Last week, Alaska Governor Bill Walker announced that he will bypass the legislative process and implement Obamacare’s Medicaid expansion by executive fiat.
Walker’s announcement should be no surprise to Obamacare proponents – after all, President Obama has maltreated his executive authority dozens of times to amend his signature law. But expansion may come as a shock to Alaska’s legislative leadership, who last month brokered an informal arrangement with the governor to put Medicaid expansion on hold until 2016.
The press conference Walker held last week was heavy on promises, but light on specifics. To hear the Walker administration tell it, Obamacare’s Medicaid expansion would be an economic elixir for a state budget hit hard by declining oil prices. It would help failing hospitals become whole again, a sentiment echoed by the long line of high-paid Alaska hospital CEOs brought in to praise the decision.
Before figuring out his best way to win an election was as an independent, Walker was a Republican, which simply makes him another in a long line of state executives who should know better (John Kasich, anyone?). It is always sad to see a governor elected by citizens who are hoping for some fiscally responsible leadership become addicted to federal goodies that he hopes will keep him in office for a while.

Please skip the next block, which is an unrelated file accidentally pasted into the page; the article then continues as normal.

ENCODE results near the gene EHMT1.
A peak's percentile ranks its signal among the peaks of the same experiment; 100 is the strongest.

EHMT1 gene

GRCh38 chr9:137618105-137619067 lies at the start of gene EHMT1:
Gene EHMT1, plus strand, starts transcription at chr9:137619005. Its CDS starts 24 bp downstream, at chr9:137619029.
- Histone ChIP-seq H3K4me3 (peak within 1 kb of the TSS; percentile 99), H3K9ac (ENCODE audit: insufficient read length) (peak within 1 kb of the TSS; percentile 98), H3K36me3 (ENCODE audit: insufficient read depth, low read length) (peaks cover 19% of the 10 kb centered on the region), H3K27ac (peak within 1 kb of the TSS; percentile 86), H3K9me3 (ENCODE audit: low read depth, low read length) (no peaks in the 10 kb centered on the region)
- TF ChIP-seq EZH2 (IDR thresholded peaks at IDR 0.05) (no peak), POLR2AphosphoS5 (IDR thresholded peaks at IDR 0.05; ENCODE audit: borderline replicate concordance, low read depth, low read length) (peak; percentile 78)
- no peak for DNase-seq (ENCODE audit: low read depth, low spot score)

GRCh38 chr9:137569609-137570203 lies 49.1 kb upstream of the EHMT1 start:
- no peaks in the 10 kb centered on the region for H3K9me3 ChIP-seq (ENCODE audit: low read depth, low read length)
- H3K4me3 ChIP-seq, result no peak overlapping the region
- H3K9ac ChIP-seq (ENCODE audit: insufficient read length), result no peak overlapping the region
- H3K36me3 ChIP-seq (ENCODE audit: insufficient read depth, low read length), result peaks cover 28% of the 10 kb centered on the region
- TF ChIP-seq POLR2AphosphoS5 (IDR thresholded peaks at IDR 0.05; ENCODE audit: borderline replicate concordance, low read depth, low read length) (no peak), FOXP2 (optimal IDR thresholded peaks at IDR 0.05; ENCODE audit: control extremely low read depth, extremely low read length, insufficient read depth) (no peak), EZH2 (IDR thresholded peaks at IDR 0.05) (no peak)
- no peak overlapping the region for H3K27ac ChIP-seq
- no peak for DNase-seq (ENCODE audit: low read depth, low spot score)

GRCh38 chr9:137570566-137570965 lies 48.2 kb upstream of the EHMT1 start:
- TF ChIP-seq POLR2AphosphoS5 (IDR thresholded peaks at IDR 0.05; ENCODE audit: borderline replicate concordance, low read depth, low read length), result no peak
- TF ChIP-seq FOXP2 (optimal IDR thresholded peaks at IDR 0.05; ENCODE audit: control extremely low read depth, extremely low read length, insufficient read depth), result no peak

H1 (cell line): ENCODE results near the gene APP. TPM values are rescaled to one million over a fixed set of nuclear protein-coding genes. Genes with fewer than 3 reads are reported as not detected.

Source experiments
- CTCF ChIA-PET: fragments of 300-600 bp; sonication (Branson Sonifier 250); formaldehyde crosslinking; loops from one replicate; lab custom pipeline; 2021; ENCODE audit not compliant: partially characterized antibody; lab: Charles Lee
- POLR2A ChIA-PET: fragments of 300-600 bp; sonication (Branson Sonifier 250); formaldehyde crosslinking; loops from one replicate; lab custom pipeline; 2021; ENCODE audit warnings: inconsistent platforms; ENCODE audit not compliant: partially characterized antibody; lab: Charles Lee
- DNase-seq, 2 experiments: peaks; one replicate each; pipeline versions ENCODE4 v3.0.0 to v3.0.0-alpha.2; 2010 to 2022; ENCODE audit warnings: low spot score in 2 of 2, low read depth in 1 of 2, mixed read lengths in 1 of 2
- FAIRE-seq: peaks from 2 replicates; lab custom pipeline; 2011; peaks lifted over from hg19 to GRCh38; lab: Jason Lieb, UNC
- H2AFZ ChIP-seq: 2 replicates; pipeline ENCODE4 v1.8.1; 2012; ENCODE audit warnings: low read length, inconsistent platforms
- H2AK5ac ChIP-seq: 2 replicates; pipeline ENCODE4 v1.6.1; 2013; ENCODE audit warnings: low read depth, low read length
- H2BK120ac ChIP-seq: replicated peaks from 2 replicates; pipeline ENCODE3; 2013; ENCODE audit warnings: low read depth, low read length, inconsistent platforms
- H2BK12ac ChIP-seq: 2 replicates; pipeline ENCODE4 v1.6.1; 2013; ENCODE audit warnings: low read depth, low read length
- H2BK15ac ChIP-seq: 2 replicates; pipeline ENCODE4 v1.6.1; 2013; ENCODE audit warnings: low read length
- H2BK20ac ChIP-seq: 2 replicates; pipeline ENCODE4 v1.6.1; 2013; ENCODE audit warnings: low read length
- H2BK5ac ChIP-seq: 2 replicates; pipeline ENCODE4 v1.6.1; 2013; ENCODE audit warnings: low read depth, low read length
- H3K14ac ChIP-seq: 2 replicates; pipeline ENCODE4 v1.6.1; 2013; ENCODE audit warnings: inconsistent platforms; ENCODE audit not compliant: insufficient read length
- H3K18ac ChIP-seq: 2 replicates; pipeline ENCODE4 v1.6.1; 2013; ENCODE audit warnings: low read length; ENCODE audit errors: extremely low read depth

Even sadder is seeing politicians who fancy themselves independent or Republican using Democrat talking points to convince the public that fleecing taxpayers is somehow better if the money comes from Washington.
As the authors of this piece point out, those talking points also happen to be rather empty and wrong.
Gov. Walker’s Obamacare Medicaid expansion will create a massive new tax cliff, where earning a single extra dollar means that Medicaid expansion enrollees could face hundreds or even thousands of dollars of extra costs if they try and move off the program.
That new welfare cliff is sure to depress employment. Peer-reviewed research of previous Medicaid expansions to able-bodied adults shows that expanding Medicaid will diminish work, dampen earnings, reduce labor-force participation and hurt the economy. Those conclusions are supported by the independent Congressional Budget Office, which confirms that Obamacare will cause millions of working-age adults to drop out of the labor force or reduce their hours, ultimately reducing economic output.
In Alaska, nearly 4,000 able-bodied adults could drop out of the labor force entirely, with many more reducing hours to avoid the welfare cliff.
This entire article is worth the read, but I’ll finish with a thought on executive overreach: it only works when legislators abdicate power and responsibility. As the authors point out, it is imperative that the Alaska legislature block this power-hungry unilateral move.